Category Archives: SQL

Installing SQL Server 2016 Core on Windows Server 2016 Core



as a best practice you should create two (domain) accounts for running the sql service and the sql agent:

Login Description
_svc_sqldb SQL Server Service Account – is NOT local Admin on SQL Servers
_svc_sqlagent SQL Server Agent Account – is NOT local Admin on SQL Servers

…in addition i create a global domain and local domain group in AD for SQL Admins – put Members to the global domain group, put global domain group into local domain group (local group gets the permission for sql server –> see sql.ini file…)

Name Description
_gg_SQLAdmins Global Group – All SQL Administrators
_lg_SQLAdmins Local Group – All Glocal SQL Admin Groups

best practice for SQL servers is to put Data, Log and Temp Files in different harddrives (in physical word in different raid configs) – i prefer this also in virtual environments even if i have a config that puts all vDisks on the same physical drives – per SQL VM create 4 vDisks:

Filename Description
SystemOS.vhdx Boot Disk with OS
SQL-Data.vhdx Shared SQL Components and Instance Dirs
SQL-Temp.vhdx Drive for SQL Temp DB's
SQL-Log.vhdx Drive for SQL Log's

(see sql.ini for configuring the different drive letters and paths…)

if you want to manage your harddrives remotely by mmc plugin – you have to enable the appropriate firewall-rules on server core AND your workstation machine (if you not enable on your workstation machine you will get the error “RPC server unavailable):

check if the rules for remote disk management are enabled:


…not enabled by default – type:

…and check again: image

…if you prefer the GUI – Server Manager from Admin Workstation is great – you can use it to manage disks remotely (change disk label,…)

Hotfixes, CUs, SPs and Patches:

..while setup is running, it can implement existing updates – copy all updates in a directory named i.e C:\SQLSetup\Updates\… and refer this path in your SQL.ini

i.e. for SQL Server 2016 RTM – download CU2:


…if you do not created a ini file before, you can copy this sample sql.ini and edit for your own:

Install: CMD Shell on server core type:



HINT: see troubleshooting section for a bug in the setup routine – you have to add permissions on your backup dir, if you install additional instances…

after setup is finish – you have to manually create the firewall rule for accessing your instance:


per server:

per instance:

per listener (if you use alwayson):

older versions SERVER2012R2/SQL2012 (other Profile Parameter and SQL Path):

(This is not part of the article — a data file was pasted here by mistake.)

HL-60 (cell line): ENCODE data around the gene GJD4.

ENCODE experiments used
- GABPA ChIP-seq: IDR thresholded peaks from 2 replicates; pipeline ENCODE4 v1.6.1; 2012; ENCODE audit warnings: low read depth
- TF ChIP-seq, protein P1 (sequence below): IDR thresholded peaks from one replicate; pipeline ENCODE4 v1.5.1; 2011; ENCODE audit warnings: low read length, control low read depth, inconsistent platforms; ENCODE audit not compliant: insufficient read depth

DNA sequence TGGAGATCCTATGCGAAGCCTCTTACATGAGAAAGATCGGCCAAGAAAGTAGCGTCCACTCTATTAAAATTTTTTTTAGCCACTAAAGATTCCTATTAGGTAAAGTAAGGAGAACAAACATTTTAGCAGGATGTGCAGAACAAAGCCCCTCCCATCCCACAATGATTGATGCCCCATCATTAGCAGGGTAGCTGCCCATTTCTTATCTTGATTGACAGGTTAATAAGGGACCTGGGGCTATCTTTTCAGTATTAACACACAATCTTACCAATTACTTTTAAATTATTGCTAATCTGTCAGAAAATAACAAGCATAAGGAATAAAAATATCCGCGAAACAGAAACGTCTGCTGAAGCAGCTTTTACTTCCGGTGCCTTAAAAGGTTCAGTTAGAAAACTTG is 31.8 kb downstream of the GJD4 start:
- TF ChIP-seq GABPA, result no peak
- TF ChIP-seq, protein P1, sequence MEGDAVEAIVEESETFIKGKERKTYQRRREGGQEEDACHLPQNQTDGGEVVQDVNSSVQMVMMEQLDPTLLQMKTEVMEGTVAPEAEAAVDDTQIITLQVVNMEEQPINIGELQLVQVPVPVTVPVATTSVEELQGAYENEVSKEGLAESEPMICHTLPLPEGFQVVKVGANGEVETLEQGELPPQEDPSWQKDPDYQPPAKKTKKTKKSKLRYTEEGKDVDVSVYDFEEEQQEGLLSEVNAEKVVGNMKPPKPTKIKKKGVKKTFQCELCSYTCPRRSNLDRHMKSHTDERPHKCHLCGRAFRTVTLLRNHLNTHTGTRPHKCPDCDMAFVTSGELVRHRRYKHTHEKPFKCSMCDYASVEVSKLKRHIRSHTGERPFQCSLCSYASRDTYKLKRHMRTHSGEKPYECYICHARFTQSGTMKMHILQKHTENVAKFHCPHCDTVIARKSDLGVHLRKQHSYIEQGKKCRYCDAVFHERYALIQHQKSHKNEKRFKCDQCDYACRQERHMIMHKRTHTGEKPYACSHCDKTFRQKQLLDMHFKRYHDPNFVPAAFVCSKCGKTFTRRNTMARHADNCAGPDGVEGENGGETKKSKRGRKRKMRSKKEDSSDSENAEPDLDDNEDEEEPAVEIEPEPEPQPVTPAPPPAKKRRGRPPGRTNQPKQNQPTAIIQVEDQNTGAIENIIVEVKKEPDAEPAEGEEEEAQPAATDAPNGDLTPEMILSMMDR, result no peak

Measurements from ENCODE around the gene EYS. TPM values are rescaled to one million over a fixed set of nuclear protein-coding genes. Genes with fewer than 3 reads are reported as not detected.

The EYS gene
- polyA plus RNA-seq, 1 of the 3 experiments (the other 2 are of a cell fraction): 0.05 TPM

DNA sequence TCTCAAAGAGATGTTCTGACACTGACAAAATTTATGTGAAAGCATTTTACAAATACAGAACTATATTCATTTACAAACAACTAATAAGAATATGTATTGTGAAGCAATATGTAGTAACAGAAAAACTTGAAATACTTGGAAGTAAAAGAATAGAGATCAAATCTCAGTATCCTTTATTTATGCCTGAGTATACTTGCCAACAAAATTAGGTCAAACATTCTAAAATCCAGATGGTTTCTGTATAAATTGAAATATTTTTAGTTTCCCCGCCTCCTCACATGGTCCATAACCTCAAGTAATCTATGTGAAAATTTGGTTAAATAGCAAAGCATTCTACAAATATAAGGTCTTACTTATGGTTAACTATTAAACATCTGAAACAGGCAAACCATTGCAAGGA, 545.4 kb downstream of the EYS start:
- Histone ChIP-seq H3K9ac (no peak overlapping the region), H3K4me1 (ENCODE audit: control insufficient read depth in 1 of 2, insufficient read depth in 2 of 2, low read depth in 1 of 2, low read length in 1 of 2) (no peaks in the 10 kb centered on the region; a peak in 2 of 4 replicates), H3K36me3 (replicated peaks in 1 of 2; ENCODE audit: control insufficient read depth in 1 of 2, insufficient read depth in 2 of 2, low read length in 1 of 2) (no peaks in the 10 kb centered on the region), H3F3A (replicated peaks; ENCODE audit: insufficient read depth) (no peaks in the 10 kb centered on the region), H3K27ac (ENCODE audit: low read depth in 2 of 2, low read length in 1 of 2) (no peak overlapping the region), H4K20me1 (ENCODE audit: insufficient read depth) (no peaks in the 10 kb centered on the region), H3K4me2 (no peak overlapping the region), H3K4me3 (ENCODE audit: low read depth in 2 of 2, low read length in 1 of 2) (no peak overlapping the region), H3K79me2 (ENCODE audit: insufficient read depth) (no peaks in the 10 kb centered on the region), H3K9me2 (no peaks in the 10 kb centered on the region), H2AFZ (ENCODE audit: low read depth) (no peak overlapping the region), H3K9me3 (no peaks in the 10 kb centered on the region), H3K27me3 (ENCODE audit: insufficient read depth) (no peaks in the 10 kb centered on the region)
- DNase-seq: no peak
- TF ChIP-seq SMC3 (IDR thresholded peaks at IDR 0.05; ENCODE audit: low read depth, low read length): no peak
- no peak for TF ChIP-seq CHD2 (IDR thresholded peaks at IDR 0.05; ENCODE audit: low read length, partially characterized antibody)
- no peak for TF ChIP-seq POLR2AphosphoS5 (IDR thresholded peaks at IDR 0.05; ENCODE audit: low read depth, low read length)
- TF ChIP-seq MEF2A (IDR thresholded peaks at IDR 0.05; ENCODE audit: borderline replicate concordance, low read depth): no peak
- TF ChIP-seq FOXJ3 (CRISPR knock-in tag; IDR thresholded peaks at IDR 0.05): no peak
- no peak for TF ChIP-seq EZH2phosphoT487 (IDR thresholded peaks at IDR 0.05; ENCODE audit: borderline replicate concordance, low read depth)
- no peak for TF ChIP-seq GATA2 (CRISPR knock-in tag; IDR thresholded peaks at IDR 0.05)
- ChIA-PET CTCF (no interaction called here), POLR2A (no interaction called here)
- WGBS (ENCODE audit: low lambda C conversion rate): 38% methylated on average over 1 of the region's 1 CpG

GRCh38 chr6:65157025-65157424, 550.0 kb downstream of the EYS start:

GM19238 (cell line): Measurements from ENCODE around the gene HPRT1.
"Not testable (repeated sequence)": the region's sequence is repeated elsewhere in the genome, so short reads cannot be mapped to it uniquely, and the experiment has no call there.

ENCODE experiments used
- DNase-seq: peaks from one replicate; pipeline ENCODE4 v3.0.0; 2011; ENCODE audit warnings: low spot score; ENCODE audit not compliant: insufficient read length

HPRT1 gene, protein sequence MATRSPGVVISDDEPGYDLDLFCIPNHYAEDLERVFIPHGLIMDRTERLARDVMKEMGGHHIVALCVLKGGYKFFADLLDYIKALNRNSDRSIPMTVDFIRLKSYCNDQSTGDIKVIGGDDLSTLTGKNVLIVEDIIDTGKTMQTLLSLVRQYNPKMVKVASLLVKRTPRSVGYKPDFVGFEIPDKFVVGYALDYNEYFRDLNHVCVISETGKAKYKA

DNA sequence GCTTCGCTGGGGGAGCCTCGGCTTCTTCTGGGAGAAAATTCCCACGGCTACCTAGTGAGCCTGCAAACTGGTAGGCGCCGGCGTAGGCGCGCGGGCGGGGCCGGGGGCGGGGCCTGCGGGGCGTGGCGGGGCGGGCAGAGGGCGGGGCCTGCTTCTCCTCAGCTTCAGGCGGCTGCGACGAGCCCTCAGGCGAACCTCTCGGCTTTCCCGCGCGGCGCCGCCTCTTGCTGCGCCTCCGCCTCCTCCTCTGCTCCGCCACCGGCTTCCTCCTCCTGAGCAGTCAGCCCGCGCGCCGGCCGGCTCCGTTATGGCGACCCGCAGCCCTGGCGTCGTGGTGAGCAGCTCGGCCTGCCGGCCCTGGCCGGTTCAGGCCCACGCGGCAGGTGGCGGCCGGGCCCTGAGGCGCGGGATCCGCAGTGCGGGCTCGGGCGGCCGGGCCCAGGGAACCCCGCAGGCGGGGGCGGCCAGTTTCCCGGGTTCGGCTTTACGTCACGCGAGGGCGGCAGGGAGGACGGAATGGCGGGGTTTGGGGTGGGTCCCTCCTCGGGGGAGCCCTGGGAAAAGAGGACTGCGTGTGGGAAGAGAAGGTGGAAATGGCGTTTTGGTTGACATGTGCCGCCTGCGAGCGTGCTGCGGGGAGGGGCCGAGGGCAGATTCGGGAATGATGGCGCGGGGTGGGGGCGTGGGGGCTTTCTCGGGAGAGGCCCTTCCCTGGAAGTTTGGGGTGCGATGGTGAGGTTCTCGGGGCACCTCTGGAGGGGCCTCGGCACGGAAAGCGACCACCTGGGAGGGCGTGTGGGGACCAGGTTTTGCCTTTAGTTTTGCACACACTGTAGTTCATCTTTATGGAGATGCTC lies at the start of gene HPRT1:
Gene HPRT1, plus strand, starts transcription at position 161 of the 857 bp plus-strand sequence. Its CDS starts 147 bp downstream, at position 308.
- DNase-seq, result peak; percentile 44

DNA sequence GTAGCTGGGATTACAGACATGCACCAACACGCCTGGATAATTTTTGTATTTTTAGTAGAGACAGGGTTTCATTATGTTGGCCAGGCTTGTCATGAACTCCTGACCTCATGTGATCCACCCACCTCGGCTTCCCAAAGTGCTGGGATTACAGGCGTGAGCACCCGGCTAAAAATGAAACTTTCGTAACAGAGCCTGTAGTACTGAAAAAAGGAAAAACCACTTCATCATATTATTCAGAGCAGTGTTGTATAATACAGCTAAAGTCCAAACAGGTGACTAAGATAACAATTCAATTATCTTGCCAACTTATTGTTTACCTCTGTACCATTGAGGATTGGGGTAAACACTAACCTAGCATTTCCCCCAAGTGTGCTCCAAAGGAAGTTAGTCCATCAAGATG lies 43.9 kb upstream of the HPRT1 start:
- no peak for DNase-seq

per server:

per instance:

per listener (if you use alwayson):

you can check if everything is ok with management studio – connect to the sql server\instance name and version number should be 13.0.2164 (SQL2016 with CU2) – see version numbers:

AlwaysOn config:

…if you want to create a AlwaysOn SQL Infra – do exact the same on a second server (don’t forget to create cluster first…)

Enable AlwaysOn:

Open PowerShell with Admin Rights (if you have a fresh install and not reopened your powershell window – no SQL cmdlet will be found (!) – so don´t forget to logoff and logon before start PS)


…do this on ALL sql nodes…

HINT – AlwaysOn: if you create a AvailabilityGroup and want to use it for i.e. SystemCenter VMM – see: don´t forget that AlwaysOn does NOT sync user logins on SQL automatically – so if you install VMM every works perfect until the first SQL Failover – after that VMM services crashes, because it can not connect to your database.

Good way to keep the user´s in sync, is a great tool named dbatools – it´s free of charge and you can find it via:

Installation is very simple via PSGallery on your SQL server – open powershell and type:

..aswer the following questions about NuGet and so on with Yes (you need a internet connection from your server..)

Test the connection to the server you logged in and the other sql server nodes that part of your Availability Group with:

Keep users in sync type:

i will do this in a scheduled task so have a perfect solution to keep all sql user logins on all sql servers in sync.


you can find any error or information in the SQL Setup log file located in C:\Program Files\MicrosoftSQL Server\130\Setup Bootstrap\Log\ – see the reference article:

HINT: …i found a  bug in the sql setup – if you install the instances with a unattended .ini file and point every instance to backup their databases to ie. E:\backup directory – the setup process create only for the FIRST instance the appropriate permissions for this directory (ie: NT Service\MSSQL$COMMON has Full permission to E:\Backup NOT other instances ie. NT Service\MSSQL$SCVMMDB…..) – to solve this open a Admin CMD Shell on every SQL node and enter:

you can check the correct permissions with:

if you have 2 instances (COMMON and SCVMMDB) it should look like this: